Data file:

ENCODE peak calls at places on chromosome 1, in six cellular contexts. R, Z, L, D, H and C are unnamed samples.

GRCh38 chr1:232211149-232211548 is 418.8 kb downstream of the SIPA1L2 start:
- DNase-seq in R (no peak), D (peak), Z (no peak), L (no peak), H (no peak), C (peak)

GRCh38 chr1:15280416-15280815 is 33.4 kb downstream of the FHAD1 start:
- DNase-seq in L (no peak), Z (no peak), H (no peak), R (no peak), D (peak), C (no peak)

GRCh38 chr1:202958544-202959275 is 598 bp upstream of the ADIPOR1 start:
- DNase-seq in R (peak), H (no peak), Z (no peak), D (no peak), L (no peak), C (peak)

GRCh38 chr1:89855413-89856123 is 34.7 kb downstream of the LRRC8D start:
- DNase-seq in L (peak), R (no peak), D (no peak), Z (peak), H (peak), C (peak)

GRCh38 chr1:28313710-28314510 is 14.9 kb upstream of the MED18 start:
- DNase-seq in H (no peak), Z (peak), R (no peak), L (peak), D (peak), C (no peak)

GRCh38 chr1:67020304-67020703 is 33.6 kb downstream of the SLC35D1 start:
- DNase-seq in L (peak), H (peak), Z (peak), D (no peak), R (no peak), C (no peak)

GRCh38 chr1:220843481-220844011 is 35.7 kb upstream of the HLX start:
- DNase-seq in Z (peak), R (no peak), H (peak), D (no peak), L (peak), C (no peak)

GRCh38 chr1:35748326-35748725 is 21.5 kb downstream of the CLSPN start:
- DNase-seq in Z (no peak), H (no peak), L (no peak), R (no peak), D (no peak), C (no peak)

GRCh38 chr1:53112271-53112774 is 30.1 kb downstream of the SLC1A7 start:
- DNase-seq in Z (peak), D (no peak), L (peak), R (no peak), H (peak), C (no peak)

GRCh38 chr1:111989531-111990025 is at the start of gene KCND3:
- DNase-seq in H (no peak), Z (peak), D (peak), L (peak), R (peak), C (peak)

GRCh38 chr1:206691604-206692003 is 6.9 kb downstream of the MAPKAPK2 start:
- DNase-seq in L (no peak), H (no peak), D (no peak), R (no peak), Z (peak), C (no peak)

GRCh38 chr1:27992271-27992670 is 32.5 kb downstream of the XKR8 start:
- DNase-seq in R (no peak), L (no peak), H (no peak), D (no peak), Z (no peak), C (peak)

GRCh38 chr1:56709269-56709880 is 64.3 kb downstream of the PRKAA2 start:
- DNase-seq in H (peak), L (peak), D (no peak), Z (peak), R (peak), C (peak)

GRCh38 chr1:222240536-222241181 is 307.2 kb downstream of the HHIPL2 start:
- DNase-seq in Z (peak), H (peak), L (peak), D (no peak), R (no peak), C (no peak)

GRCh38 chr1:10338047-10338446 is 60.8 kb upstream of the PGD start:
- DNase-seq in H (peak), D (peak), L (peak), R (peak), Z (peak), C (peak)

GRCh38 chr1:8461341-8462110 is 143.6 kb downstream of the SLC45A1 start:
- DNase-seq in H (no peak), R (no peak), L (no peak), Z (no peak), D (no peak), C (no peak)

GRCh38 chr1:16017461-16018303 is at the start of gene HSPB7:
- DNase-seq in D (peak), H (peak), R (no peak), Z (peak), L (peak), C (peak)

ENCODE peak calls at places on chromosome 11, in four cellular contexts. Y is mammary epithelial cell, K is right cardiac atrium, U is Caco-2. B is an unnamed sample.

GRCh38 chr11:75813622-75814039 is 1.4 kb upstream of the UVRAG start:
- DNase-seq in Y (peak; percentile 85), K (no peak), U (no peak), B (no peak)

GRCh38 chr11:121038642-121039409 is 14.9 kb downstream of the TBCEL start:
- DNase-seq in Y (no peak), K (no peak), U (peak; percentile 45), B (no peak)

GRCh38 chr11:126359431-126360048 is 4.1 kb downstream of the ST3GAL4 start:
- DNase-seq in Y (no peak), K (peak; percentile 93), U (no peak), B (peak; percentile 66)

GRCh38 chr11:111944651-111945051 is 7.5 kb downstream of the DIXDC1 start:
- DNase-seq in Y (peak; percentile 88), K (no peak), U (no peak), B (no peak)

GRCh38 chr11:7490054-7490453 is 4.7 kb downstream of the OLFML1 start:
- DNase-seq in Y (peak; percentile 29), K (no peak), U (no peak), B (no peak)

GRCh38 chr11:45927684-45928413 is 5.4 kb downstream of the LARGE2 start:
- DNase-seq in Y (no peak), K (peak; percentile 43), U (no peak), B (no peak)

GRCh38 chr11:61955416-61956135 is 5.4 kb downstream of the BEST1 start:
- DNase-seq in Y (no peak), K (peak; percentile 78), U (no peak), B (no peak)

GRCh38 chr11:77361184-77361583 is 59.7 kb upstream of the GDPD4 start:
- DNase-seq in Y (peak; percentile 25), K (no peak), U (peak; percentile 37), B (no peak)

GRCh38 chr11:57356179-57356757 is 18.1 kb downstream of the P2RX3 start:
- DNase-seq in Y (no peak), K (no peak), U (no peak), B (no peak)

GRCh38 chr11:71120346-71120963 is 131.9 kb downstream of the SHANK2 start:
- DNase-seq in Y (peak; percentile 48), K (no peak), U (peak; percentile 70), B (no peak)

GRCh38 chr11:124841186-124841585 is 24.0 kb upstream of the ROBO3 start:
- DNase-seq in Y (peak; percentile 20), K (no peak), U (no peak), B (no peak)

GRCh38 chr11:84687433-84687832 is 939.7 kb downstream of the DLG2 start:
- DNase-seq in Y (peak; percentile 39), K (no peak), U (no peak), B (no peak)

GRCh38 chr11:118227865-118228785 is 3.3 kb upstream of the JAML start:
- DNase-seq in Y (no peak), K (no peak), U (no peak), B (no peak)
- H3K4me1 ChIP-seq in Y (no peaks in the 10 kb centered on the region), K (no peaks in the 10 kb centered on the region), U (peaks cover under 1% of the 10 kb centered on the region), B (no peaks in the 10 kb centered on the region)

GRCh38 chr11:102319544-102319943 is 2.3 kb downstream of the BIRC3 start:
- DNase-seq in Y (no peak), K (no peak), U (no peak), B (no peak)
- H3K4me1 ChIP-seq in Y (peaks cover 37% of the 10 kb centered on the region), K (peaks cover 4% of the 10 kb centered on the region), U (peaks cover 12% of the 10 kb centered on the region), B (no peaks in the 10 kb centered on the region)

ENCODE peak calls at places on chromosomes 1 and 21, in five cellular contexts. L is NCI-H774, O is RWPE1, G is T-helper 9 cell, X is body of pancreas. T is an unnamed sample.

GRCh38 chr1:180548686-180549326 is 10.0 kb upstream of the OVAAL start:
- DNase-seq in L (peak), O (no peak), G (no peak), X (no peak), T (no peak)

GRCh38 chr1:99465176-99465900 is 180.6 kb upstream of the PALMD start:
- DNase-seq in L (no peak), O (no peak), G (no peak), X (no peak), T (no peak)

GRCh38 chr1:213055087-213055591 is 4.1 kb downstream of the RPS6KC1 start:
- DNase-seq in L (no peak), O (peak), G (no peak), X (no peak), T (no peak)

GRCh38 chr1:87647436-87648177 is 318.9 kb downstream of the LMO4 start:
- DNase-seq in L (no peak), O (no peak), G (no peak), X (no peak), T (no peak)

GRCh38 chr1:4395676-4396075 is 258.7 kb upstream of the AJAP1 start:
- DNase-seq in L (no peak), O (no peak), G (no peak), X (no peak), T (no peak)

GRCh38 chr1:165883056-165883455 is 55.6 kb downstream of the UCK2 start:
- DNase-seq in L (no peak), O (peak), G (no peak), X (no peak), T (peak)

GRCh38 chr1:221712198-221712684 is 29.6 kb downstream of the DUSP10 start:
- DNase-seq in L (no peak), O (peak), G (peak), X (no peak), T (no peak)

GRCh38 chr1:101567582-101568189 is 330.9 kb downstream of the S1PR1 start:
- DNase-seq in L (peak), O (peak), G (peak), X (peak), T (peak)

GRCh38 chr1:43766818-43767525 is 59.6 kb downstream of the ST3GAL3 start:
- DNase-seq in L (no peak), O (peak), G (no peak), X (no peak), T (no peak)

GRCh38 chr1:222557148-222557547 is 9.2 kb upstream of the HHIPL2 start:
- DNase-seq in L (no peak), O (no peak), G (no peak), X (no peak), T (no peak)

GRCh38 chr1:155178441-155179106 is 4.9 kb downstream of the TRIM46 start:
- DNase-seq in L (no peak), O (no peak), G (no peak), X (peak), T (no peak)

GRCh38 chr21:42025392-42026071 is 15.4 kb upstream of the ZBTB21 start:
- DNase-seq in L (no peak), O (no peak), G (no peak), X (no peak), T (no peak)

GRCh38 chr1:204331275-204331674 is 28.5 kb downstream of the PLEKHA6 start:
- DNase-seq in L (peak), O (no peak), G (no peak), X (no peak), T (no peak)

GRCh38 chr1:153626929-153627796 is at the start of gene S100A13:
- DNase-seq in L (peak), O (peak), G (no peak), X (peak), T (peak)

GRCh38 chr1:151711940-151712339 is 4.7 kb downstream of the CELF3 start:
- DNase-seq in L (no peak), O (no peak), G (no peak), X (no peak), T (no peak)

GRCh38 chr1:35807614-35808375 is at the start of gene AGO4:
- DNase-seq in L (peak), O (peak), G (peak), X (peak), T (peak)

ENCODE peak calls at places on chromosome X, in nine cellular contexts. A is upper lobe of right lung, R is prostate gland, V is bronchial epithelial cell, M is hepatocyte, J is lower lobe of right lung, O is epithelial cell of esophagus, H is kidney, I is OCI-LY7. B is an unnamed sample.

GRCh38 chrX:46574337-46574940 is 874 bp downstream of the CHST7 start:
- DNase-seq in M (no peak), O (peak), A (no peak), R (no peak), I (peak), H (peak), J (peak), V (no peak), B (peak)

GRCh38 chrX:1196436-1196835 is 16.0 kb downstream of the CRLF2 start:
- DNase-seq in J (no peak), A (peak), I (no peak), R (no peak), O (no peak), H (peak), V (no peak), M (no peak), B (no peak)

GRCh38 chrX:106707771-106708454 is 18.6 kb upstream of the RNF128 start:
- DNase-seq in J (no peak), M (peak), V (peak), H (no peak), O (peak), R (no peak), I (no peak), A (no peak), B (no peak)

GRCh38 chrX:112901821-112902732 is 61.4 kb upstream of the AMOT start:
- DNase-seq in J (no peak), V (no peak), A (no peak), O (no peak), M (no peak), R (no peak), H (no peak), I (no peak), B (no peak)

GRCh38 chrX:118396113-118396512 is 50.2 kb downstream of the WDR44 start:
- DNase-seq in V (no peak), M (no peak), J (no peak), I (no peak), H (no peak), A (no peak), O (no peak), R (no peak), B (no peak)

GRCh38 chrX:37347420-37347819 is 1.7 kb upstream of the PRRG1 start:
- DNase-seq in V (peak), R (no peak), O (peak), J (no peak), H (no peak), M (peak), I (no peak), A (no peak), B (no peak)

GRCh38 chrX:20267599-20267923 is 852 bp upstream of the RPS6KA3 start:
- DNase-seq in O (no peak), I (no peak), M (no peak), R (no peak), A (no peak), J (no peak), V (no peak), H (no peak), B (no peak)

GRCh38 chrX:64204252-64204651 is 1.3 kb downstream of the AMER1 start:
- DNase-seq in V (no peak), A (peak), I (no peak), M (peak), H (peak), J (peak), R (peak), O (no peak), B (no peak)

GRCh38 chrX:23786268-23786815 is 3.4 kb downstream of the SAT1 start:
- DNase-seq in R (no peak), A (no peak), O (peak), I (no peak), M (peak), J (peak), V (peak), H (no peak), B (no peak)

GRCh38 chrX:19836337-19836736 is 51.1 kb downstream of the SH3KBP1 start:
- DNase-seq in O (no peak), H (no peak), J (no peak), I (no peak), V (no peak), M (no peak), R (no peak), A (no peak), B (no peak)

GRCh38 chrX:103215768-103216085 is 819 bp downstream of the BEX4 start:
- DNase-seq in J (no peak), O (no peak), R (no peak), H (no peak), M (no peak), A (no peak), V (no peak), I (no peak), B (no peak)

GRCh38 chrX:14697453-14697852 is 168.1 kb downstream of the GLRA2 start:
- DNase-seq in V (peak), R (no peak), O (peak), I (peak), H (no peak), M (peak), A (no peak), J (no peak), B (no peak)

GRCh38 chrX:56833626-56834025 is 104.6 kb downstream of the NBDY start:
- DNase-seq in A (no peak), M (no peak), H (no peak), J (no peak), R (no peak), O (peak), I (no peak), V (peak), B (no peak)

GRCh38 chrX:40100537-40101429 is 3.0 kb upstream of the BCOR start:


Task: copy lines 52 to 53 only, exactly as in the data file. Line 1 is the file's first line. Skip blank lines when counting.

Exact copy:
- DNase-seq in Y (peak; percentile 25), K (no peak), U (peak; percentile 37), B (no peak)

GRCh38 chr11:57356179-57356757 is 18.1 kb downstream of the P2RX3 start: